December 16, 2021

Vertical farming wants to save perfume from climate change

Rising temperatures and droughts are affecting the perfume industry. Enter vertical farms

Freya Pratty

4 min read

Jungle founders Nicolas Seguy and Gilles Dreyfus

Patchouli from Indonesia, neroli from Tunisia, jasmine from India. These precious ingredients are what European perfume brands have relied on for centuries to make their signature scents.  

But rising temperatures and droughts are affecting crops across the world, including those used by the perfume industry, putting its future at risk. Enter vertical farms. 

French vertical farming company Jungle has paired up with Swiss fragrance house Firmenich — the world’s largest privately owned fragrance company — to grow some of the plants it uses in vertical farms. It’s the first collaboration between a perfume house and a vertical farm.


Firmenich has mixed scents for 125 years, including creating scents like Jean Paul Gaultier Scandal and Calvin Klein’s CK Everyone. Its famed "noses" are some of the best in the business.

Firmenich uses over 1,000 plants across its recipes, and Jungle founder Gilles Dreyfus estimates that 20% of them can be grown in a vertical farm. Firmenich invested in Jungle a few years ago, but is now also a client, purchasing vertical farm-grown flowers.

One of Jungle's vertical farm growing towers
One of Jungle's growing towers

The unusual collaboration is notable for vertical farm watchers. With profitability an issue for many vertical farming companies, working with the luxury sector could be another lucrative business line.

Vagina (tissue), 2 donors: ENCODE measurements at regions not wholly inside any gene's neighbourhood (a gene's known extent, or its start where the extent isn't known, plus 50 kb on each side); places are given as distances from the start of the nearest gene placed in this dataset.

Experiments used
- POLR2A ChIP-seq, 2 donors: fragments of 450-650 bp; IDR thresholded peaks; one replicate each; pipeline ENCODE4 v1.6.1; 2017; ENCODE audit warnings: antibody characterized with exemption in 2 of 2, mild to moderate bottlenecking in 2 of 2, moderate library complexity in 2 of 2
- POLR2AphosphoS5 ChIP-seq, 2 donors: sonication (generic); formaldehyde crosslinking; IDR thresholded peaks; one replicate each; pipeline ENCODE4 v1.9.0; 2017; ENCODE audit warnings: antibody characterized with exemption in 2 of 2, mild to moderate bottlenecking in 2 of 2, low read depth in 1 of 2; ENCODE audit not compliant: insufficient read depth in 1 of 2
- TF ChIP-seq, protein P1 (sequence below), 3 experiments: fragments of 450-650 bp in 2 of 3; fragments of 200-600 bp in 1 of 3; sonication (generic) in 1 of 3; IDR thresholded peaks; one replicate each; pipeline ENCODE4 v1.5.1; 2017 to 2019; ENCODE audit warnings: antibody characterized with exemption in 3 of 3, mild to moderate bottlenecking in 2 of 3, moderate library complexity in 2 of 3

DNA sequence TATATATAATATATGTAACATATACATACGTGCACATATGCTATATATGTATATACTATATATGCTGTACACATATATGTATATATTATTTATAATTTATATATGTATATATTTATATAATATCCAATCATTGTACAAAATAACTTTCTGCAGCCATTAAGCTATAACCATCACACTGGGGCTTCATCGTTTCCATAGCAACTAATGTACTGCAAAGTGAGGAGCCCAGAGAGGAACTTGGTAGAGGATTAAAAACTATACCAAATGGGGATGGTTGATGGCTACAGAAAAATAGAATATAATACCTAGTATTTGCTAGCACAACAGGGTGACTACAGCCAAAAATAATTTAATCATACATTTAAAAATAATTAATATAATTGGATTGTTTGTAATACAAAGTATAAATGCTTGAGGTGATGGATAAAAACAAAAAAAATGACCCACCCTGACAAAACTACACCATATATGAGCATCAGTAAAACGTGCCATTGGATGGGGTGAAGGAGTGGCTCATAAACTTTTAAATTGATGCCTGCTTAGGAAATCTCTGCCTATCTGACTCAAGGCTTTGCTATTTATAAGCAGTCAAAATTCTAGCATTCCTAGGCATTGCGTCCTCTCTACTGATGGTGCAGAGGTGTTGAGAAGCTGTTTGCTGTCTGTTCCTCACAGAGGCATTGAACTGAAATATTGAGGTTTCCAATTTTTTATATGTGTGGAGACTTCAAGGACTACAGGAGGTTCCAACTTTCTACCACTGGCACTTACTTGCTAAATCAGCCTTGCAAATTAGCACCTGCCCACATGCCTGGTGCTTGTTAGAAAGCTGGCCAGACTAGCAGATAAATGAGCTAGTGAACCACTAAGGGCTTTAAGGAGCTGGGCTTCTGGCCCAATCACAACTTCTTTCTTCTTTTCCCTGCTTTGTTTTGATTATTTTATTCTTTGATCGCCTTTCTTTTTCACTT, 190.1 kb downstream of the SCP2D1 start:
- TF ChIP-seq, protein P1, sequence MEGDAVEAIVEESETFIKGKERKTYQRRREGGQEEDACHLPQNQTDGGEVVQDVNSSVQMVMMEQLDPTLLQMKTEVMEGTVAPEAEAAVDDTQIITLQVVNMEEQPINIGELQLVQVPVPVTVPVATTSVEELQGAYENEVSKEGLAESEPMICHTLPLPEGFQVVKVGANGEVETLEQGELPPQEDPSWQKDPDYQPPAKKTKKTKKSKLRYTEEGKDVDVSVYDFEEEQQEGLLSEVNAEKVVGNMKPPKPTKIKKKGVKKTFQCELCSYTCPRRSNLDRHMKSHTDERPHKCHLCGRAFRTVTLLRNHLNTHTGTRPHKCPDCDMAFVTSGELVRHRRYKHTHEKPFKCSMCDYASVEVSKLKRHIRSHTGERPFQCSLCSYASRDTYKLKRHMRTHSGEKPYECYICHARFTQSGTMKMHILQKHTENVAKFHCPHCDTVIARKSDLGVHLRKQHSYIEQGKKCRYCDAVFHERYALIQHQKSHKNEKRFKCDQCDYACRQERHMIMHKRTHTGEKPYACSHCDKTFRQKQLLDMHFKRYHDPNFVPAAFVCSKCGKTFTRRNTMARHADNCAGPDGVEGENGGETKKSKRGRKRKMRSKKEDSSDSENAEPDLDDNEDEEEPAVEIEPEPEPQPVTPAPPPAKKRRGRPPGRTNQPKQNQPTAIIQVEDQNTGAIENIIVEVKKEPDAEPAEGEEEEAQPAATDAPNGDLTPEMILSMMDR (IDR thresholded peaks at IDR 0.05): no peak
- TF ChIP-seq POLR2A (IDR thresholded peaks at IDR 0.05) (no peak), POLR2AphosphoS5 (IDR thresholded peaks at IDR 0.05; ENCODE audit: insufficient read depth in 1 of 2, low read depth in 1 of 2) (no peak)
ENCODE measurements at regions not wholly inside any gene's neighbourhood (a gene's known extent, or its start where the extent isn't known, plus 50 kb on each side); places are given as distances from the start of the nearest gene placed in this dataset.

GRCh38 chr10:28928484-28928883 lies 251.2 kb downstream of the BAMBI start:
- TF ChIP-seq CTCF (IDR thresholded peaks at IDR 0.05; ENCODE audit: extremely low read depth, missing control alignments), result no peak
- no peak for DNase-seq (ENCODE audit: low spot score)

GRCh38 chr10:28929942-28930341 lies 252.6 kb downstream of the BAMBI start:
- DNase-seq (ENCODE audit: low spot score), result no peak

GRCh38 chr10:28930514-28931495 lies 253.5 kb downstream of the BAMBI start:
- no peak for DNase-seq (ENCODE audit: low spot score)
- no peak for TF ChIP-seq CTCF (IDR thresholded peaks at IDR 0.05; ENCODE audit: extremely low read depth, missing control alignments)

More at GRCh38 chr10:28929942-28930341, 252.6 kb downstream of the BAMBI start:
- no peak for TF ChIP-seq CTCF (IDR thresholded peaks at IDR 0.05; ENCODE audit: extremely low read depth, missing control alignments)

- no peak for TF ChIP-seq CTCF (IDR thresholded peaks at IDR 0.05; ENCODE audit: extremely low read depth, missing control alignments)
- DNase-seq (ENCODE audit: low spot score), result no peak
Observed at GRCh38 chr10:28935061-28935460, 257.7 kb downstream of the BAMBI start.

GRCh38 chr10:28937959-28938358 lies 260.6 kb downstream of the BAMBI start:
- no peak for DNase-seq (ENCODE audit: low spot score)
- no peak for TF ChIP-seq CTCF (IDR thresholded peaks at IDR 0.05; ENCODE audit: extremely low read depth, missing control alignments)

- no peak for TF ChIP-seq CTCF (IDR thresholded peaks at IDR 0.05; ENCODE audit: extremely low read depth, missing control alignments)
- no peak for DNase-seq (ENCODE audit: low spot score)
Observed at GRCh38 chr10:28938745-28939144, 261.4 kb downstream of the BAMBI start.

Other farms are branching into medicinal plants to improve profits, while others are rumoured to be eyeing a change to cannabis farming once regulations ease.

Despite tracing its origins back to the 19th century, Firmenich has a history of embracing technological change. Last year, it announced it was starting to use AI to devise scents.

Through controlling the environment, we're going to be able to express the smell in a stronger way

Using vertical farms means the conditions a plant is grown in can be controlled, mimicking the conditions typically found in hotter climates outside Europe. 

“When you have the controlled environment of the vertical farm, you can impact how plants are going to express themselves,” explains Dreyfus.

“Through controlling the environment, we're going to be able to express the smell in a stronger way.”

Lily of the Valley

Vertical farms will also allow companies to include natural ingredients in perfumes which they couldn’t before.

Jungle has just managed to grow lily of the valley in its vertical farm to the north of Paris.

“It’s a flower that flourishes for seven to ten days a year, once a year. But to extract from it takes two to three months, so you don't have enough biomass to make the essential oil to create a natural compound of lily of the valley to use in perfume,” says Dreyfus.

lily of the valley flower
Lily of the valley

Perfumes have, therefore, only ever contained synthetic reconstructions of lily of the valley. In its vertical farm, Jungle can stagger the flourishing period of different plants, providing a flowering crop for a sustained period of time. 

“The extracts have already been sold and they're being tested as we speak in a perfume recipe,” Dreyfus says. 

Making money

Jungle is aiming for profitability next year, and says perfume will help. Europe’s biggest vertical farm, German company Infarm, is aiming at profitability by 2023. 

“Food is a lot of large-volume, low-margin produce. These plants have less volume, but much higher margins,” he says — particularly for plants that can’t be grown outside of the farms, like the lily.

Jungle used to get 10% of its income from perfume and 90% from food products, but that balance is shifting fast: it’s now at 40% perfume, 60% food.

The first perfumes containing real lily of the valley will hit the shelves in the next year or so — the toxicology and testing process for perfumes is pretty long. 

The brand it’ll be sold under can’t be disclosed but, once it arrives, it’ll be a lot of people’s first sniff of a real lily of the valley flower.

Freya Pratty

Freya Pratty is a senior reporter at Sifted. She covers climate tech, writes our weekly Climate Tech newsletter and works on investigations. Follow her on X and LinkedIn